Managing Symptoms & Moving Forward
Lymphedema is a chronic condition and remains a health concern for the rest of your life. If you have been diagnosed with lymphedema, it’s possible to manage symptoms and move forward with your everyday activities.
The lymphedema specialists at Lakeland Health have unique experience and training to care for you. Our comprehensive services are approved by the National Lymphedema Network.
What is lymphedema?
Lymphedema is a condition in which excess fluid, called lymph, collects in tissues and causes swelling. It happens when part of your lymph system is not working properly. Lymphedema develops in stages. In the early stages, you may have swelling during the day that goes away at night, or swelling that flares up and then goes away on its own. It’s important to follow up on these signs – especially if they continue – because you could have a problem with lymphedema.
There are two main types of lymphedema:
- Primary lymphedema occurs in those who are born with abnormal lymphatic systems. The lymphatic system maintains proper fluid balance in all our tissues. Symptoms usually develop during childhood, but may also show up later in life. This form is not as common as secondary lymphedema.
- Secondary lymphedema is the swelling that occurs because of damage to lymphatic tissue. Some examples include cancer treatment, radiation therapy, trauma, surgery, and obesity. Symptoms may occur immediately or they may take months or years to develop.
The Lymphatic System
Arteries carry oxygen-rich blood to all body tissues. Veins carry this blood back to the heart. Part of this return is done by the lymphatic system that carries protein-rich fluid back to the heart. A normal, functioning lymphatic system is needed to maintain the proper fluid balance in all our tissues.
Lymph fluid is carried through lymph vessels just beneath the skin toward the major lymph nodes.The lymph nodes are located mainly at the points where the limbs meet the trunk (see figure).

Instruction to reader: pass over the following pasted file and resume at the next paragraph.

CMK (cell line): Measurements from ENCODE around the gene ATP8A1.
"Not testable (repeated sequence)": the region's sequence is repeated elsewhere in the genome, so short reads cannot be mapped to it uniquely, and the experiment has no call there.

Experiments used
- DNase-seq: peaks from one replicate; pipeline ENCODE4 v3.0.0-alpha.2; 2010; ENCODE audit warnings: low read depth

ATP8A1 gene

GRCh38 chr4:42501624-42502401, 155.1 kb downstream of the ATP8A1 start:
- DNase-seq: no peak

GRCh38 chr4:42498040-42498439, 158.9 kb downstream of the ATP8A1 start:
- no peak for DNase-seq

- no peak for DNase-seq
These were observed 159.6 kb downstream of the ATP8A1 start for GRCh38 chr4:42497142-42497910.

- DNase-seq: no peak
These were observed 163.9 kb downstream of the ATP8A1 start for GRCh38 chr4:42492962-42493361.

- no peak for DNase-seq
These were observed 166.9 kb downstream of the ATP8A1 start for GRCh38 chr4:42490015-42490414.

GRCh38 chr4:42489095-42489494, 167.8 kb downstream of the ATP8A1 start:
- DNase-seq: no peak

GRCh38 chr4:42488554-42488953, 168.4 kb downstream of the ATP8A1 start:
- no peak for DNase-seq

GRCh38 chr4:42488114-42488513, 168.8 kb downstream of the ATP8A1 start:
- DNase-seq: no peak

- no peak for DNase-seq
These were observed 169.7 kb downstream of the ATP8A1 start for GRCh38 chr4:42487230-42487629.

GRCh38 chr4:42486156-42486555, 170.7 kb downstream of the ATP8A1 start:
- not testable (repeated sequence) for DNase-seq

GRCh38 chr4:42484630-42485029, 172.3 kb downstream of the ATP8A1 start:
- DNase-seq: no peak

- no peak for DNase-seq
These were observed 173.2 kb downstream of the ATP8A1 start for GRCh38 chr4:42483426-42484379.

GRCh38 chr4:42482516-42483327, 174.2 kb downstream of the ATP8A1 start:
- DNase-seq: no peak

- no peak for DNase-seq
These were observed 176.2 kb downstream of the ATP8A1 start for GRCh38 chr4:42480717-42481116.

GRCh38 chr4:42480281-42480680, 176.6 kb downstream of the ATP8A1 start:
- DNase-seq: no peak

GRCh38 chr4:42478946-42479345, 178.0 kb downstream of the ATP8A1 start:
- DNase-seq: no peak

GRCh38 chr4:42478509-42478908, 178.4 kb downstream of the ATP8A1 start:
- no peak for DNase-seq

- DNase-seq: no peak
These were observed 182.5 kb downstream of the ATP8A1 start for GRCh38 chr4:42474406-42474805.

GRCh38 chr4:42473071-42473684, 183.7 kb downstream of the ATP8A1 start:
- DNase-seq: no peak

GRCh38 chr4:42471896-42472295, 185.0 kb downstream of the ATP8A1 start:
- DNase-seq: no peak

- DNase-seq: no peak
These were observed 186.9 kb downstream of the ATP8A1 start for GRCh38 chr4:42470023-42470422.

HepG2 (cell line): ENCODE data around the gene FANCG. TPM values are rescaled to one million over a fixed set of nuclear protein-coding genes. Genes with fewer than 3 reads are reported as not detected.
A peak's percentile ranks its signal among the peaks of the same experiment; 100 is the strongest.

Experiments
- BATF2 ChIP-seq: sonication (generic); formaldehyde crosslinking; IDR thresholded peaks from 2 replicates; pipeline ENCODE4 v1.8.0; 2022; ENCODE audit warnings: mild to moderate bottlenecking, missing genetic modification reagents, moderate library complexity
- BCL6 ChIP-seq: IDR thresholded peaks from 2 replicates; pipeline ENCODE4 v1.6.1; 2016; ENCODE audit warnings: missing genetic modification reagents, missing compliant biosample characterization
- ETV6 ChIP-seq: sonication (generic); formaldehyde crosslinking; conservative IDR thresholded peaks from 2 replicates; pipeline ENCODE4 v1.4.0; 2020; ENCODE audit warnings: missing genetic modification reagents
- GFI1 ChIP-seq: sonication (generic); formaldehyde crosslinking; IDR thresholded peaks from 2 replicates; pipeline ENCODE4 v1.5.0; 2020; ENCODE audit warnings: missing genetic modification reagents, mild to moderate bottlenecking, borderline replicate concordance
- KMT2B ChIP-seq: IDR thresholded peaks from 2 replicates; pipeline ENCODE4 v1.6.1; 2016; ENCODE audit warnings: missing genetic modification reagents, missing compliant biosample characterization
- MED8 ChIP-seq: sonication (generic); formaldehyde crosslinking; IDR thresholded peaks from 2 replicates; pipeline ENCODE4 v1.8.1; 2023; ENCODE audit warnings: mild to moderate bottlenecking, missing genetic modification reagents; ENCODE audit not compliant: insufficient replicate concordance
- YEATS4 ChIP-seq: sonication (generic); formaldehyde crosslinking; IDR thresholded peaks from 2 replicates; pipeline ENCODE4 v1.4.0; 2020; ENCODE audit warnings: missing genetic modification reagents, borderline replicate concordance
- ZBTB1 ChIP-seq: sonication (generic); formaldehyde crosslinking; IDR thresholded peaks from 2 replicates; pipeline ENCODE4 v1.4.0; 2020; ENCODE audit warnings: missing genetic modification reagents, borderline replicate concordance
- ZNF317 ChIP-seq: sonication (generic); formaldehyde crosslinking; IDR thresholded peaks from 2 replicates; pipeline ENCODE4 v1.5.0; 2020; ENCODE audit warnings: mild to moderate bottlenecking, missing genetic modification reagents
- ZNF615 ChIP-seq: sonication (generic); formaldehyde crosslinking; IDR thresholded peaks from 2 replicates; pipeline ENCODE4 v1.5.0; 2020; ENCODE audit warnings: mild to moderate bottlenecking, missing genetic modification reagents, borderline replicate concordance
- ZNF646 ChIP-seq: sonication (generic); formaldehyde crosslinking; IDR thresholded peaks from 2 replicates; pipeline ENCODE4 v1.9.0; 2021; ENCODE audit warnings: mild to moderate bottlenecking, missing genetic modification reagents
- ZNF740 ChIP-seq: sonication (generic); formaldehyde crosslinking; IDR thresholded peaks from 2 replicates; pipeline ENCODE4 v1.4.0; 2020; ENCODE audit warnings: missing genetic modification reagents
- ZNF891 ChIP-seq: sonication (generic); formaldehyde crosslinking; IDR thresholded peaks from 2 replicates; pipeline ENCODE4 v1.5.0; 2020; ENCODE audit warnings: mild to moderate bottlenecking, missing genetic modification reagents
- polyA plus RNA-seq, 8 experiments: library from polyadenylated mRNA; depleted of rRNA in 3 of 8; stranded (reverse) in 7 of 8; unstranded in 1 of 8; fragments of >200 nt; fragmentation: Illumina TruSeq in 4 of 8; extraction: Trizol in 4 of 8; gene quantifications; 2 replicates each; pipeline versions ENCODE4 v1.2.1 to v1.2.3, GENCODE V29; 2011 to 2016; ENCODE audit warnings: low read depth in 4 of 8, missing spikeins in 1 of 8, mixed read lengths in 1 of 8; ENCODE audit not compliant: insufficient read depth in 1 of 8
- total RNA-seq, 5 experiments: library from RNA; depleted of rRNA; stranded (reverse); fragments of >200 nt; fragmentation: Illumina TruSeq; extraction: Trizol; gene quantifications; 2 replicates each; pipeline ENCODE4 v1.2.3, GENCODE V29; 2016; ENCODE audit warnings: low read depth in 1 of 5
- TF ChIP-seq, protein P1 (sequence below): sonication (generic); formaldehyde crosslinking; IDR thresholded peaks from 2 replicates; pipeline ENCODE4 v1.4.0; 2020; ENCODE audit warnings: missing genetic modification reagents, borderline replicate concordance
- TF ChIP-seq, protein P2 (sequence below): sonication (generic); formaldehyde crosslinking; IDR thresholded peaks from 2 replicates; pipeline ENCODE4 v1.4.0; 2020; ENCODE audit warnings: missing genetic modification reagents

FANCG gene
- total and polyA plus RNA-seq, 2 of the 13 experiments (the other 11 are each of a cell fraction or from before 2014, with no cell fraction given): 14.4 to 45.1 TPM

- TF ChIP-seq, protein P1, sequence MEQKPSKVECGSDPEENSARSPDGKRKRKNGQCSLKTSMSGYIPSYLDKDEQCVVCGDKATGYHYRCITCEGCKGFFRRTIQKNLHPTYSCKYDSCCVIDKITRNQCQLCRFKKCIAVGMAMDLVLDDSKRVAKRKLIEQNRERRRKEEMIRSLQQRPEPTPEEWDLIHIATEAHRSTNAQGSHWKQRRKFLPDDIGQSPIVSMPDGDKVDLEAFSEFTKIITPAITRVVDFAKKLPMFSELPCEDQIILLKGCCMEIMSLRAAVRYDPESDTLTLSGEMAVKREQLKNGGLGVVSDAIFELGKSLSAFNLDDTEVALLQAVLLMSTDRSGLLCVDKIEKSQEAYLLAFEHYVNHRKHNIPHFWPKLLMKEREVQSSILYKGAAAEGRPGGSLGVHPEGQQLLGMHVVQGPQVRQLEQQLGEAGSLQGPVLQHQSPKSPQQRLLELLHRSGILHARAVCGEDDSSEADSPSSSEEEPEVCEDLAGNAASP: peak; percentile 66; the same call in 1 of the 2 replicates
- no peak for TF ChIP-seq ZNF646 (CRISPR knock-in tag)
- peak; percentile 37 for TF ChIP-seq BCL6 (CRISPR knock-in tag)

What are the early symptoms of lymphedema?
The most noticeable and common symptom is the swelling of an arm or leg. Some also notice a heavy, tight, or full sensation, or an ache in the affected area. The swelling may happen after a specific incident (for example, muscle strain, infection, overheating) or may begin with an unknown cause. It may develop quickly or slowly during the beginning stages.
Other medical conditions may result in swelling as a symptom of that disease, so it is important to see your doctor to have your condition evaluated.
What happens if I don’t get treatment for my lymphedema?
In most cases, the affected part of the body will slowly worsen over time. This makes movement and daily activities more difficult.
What are the long-term effects of lymphedema?
- Hardening and thickening of tissue (fibrosis) caused by the buildup of waste proteins in the lymph fluid. This condition will not go away on its own.
- Decreased oxygen and nutrition supply to the cells.
- Slower wound healing.
- Bacterial growth in the stagnant fluid, which causes infection. Recurrent secondary acute infection (cellulitis) may occur.
- Left untreated, the swollen limb can lose function, motion, and strength.
What can I do to take control of my lymphedema?
Some things may trigger lymphedema: trauma, infection of your affected limb, and extreme temperature changes. Lymphedema swelling can be lessened with early and proper detection, skilled therapy, and ongoing self-care. Even if the swelling goes away, the underlying problem is still there. If you develop an infection, it is important to see a physician right away.
Treatment for lymphedema
It is important to see your family physician regularly and a certified lymphedema therapist who can reduce the swelling and other problems of lymphedema as well as teach you ongoing care.
Our certified Lymphedema Specialists are licensed occupational or physical therapists who have met the standards established by the National Lymphedema Network (NLN) and Lymphology Association of North America (LANA).
What does Lakeland’s lymphedema program include?
The gold standard of care for lymphedema is complete decongestive therapy. This is a comprehensive and detailed treatment process that includes:
- Manual lymph drainage
- Compression bandaging with low-stretch bandages
- Thorough skin and nail care education
- Therapeutic exercises
- Self-care training
- Compression garments
Lakeland is an approved treatment center for the National Lymphedema Network.
For more information call one of our treatment center locations:
Marie Yeager Cancer Center, St. Joseph (269) 983-8242
Lakeland Rehabilitation (269) 683-6800